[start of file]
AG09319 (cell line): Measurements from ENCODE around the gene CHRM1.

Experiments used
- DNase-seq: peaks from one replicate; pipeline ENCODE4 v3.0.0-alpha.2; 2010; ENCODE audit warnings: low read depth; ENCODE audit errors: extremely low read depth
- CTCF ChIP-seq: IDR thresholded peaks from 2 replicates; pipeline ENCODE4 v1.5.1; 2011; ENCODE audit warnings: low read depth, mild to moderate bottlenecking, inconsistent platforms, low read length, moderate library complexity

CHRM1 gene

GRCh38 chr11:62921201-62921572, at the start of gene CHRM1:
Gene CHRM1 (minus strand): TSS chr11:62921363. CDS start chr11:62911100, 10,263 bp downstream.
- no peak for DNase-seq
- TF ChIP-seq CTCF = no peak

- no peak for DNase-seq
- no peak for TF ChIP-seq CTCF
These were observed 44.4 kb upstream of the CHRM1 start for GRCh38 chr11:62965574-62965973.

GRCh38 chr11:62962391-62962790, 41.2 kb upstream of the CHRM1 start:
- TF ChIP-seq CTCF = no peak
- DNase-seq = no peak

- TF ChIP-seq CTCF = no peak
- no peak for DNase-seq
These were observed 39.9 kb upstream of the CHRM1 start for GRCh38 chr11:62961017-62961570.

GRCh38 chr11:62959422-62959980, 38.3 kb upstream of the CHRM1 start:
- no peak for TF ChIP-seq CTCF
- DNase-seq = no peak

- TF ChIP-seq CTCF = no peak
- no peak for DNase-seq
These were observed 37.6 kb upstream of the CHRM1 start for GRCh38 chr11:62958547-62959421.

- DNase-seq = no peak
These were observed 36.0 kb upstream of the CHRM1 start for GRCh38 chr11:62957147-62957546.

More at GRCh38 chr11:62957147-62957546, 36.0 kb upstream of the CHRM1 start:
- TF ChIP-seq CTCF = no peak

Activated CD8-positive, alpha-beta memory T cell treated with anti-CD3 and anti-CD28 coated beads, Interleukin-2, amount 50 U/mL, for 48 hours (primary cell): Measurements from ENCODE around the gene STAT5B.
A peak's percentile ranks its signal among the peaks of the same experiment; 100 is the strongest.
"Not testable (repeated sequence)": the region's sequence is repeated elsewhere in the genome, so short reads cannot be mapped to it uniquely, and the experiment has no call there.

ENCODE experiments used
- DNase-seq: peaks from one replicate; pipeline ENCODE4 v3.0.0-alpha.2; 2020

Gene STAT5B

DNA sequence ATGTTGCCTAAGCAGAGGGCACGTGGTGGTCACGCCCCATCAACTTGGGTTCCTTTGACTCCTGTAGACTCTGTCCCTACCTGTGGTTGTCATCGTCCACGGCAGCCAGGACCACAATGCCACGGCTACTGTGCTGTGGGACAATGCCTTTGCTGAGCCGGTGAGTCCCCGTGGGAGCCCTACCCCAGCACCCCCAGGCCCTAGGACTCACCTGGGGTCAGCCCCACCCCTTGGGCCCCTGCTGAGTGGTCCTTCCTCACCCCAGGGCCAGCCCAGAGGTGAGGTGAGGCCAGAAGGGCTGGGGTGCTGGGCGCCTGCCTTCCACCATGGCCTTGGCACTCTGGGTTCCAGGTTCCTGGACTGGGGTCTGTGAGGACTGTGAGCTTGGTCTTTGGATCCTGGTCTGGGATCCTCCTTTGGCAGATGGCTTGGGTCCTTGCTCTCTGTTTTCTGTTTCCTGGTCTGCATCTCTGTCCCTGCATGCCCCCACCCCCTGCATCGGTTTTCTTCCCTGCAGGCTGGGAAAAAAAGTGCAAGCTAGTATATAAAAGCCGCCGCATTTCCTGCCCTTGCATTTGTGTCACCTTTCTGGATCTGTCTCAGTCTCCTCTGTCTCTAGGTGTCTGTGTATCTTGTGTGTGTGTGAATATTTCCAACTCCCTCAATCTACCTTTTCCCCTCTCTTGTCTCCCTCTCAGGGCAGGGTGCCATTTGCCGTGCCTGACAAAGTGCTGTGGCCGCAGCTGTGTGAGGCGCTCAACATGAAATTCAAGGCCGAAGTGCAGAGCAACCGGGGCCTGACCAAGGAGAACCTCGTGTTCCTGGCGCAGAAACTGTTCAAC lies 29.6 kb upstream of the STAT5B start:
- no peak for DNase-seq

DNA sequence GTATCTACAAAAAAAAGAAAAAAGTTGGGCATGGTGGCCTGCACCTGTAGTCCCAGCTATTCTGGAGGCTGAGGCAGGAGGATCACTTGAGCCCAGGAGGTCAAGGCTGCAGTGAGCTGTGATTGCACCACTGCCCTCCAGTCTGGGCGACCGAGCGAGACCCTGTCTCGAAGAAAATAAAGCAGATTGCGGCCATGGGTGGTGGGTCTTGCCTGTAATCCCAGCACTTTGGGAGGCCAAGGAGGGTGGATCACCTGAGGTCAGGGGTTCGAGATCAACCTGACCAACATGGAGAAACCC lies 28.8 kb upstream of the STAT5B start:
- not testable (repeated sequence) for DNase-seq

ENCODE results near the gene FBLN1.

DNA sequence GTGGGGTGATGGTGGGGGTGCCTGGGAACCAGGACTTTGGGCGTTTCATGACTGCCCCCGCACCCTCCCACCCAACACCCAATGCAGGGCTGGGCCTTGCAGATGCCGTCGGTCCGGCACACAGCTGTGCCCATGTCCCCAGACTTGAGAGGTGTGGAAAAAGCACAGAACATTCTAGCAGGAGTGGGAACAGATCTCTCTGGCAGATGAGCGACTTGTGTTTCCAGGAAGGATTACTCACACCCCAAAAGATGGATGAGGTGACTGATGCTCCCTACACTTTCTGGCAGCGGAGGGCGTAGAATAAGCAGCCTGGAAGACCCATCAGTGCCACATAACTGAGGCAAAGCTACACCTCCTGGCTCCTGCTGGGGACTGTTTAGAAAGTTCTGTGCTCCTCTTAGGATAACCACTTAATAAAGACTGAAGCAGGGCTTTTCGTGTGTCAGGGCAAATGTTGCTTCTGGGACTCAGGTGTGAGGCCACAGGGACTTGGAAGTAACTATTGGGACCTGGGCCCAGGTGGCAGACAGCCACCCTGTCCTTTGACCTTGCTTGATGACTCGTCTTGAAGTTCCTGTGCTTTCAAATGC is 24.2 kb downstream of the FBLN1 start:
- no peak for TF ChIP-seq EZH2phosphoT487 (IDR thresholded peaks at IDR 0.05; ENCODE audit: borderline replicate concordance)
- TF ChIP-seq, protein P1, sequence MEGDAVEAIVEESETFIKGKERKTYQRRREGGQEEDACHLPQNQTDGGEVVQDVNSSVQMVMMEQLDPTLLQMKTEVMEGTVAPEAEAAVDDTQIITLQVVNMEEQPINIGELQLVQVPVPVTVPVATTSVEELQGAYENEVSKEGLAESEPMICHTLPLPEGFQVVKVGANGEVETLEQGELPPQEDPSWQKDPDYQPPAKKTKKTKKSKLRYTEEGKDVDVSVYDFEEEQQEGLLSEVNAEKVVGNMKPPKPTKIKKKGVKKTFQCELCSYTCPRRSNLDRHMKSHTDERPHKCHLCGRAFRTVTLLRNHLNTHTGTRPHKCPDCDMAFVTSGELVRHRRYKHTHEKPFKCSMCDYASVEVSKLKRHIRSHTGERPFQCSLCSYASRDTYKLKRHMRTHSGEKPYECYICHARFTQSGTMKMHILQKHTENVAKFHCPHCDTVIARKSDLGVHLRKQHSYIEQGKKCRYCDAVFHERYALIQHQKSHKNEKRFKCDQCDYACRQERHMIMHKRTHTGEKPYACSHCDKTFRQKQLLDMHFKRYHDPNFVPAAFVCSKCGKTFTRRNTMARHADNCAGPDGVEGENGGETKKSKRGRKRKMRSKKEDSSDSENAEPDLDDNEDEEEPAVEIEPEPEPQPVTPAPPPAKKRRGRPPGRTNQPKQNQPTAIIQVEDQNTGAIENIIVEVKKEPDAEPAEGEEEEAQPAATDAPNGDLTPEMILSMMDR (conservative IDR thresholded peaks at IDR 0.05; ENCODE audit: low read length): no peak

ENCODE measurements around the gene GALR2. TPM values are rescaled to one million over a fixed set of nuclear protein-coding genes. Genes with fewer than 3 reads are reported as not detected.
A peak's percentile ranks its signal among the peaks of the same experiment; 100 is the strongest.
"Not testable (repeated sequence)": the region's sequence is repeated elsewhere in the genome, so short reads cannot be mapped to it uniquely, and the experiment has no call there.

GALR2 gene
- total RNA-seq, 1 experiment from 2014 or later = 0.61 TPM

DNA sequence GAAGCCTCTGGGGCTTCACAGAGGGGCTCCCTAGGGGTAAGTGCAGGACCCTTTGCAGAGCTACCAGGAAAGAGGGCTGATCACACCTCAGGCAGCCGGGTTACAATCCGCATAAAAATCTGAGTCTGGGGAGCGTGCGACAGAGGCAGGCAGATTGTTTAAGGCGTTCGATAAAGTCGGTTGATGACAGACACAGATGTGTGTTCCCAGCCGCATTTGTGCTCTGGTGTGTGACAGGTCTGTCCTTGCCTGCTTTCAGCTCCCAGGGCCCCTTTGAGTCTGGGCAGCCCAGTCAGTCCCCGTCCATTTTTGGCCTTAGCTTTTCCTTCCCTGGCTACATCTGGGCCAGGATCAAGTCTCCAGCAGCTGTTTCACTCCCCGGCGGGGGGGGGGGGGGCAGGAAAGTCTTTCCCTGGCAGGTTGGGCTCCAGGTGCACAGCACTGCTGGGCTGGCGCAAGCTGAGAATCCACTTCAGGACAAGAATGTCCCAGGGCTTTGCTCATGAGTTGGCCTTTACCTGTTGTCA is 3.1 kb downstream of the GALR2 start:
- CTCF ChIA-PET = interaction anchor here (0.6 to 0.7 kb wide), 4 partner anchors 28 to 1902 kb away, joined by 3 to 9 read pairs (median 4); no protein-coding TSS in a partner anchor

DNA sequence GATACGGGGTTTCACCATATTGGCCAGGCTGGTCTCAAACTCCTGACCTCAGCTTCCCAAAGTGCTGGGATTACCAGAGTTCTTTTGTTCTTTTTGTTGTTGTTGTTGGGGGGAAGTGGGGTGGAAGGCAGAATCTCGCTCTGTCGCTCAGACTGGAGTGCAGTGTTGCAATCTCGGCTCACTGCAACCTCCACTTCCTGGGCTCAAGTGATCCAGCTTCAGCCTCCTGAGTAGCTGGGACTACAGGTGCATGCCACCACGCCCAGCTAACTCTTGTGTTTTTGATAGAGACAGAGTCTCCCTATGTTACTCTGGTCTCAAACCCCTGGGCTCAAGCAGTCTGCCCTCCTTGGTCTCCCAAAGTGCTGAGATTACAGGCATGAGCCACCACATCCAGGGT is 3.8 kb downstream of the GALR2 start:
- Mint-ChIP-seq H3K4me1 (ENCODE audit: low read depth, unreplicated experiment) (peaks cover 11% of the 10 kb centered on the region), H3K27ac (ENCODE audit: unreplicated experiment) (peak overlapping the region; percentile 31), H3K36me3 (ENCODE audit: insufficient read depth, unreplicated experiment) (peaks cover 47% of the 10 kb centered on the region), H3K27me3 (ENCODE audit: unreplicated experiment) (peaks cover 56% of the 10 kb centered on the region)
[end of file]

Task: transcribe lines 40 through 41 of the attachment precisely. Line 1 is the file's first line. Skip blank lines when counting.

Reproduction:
DNA sequence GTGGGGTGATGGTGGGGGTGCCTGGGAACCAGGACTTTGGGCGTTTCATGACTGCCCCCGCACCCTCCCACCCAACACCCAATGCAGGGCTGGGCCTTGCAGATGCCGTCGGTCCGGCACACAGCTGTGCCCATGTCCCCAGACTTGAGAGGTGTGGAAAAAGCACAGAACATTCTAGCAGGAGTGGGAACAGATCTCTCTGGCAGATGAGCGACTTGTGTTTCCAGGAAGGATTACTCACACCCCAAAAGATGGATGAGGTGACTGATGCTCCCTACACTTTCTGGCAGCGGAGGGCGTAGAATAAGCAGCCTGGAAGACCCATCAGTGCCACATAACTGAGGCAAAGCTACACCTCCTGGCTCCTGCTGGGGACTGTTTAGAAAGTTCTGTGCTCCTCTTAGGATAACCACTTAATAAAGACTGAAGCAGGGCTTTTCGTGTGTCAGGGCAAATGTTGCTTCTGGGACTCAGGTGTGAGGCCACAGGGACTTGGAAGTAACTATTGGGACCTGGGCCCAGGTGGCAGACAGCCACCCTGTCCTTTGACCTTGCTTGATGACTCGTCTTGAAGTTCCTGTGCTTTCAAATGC is 24.2 kb downstream of the FBLN1 start:
- no peak for TF ChIP-seq EZH2phosphoT487 (IDR thresholded peaks at IDR 0.05; ENCODE audit: borderline replicate concordance)